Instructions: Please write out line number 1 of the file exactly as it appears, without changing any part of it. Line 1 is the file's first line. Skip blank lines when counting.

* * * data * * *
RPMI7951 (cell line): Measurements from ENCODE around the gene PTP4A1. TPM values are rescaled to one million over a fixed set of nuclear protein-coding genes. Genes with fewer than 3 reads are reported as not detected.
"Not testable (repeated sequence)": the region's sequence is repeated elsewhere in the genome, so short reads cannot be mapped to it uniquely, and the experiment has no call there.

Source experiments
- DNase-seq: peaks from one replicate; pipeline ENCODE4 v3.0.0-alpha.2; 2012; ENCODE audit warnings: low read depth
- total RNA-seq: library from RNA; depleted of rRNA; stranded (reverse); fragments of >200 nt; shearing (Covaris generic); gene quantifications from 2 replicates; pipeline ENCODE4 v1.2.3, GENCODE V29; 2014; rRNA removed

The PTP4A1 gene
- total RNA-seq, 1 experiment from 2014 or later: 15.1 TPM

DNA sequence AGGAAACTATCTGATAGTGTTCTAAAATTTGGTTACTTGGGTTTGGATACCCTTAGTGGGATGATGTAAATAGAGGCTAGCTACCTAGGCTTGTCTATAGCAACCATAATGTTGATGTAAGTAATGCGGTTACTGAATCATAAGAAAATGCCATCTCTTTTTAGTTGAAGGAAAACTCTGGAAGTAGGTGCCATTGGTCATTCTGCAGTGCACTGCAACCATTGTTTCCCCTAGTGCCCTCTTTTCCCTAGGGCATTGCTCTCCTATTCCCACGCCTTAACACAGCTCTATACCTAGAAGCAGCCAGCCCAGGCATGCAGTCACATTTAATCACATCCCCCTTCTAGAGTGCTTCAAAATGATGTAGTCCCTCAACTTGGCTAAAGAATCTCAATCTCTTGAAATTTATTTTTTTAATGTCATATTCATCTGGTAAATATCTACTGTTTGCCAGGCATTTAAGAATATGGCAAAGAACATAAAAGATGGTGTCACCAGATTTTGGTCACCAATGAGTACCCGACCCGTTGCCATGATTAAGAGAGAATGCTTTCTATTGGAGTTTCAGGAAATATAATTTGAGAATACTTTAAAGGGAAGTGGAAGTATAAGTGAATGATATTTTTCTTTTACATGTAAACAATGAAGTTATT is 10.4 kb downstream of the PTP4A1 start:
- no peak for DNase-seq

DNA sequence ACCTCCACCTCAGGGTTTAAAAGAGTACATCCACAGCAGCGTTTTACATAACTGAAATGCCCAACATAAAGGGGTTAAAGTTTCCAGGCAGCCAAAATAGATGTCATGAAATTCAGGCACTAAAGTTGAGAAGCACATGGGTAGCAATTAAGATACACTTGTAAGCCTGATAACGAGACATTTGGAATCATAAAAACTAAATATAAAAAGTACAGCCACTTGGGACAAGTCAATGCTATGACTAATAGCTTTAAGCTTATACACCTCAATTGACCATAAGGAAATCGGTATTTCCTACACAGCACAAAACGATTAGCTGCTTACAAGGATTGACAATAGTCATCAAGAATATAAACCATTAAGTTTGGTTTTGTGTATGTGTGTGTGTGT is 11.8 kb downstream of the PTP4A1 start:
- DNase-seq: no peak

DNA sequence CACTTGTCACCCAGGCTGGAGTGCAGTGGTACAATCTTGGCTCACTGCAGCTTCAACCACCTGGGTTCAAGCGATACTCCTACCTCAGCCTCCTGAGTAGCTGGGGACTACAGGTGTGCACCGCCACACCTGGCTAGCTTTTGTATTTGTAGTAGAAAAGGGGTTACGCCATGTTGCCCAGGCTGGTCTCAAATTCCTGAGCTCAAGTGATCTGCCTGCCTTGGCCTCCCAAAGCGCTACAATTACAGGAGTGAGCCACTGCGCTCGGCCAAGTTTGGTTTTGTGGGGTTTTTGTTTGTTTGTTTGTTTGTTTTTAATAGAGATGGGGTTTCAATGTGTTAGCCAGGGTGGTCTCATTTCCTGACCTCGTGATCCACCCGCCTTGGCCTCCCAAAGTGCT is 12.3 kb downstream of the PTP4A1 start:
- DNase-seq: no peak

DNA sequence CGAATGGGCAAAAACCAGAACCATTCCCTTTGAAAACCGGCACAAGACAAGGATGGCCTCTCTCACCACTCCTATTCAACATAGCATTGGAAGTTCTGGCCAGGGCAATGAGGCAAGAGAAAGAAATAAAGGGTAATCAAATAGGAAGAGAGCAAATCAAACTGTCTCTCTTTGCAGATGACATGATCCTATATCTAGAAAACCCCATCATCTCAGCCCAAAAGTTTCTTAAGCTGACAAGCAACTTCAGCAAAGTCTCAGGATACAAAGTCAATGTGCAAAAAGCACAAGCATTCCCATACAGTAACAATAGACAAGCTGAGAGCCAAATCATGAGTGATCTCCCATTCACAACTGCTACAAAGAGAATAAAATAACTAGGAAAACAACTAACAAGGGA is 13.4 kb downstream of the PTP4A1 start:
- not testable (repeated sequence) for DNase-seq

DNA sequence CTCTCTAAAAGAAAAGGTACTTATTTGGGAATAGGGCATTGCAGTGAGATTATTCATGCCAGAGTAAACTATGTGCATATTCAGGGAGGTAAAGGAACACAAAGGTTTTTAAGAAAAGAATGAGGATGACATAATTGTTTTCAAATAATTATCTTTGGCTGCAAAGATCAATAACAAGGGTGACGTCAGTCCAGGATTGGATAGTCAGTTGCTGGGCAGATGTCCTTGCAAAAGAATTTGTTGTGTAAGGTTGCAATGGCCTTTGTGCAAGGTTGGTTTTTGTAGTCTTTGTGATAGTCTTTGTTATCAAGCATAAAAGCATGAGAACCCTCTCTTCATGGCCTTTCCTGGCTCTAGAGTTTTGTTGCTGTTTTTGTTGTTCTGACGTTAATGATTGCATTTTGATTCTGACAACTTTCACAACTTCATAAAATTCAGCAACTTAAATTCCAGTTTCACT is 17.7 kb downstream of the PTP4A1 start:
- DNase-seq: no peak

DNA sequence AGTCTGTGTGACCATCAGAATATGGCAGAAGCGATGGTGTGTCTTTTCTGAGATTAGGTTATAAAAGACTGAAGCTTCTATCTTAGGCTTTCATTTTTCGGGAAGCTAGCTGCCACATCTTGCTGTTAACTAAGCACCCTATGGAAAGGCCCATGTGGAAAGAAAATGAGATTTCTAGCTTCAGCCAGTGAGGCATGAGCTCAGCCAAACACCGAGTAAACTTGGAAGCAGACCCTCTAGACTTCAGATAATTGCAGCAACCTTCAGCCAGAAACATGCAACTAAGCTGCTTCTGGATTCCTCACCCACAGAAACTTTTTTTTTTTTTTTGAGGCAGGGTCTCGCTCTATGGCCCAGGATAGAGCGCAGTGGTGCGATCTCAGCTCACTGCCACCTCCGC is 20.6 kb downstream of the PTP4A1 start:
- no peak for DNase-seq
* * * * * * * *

RPMI7951 (cell line): Measurements from ENCODE around the gene PTP4A1. TPM values are rescaled to one million over a fixed set of nuclear protein-coding genes. Genes with fewer than 3 reads are reported as not detected.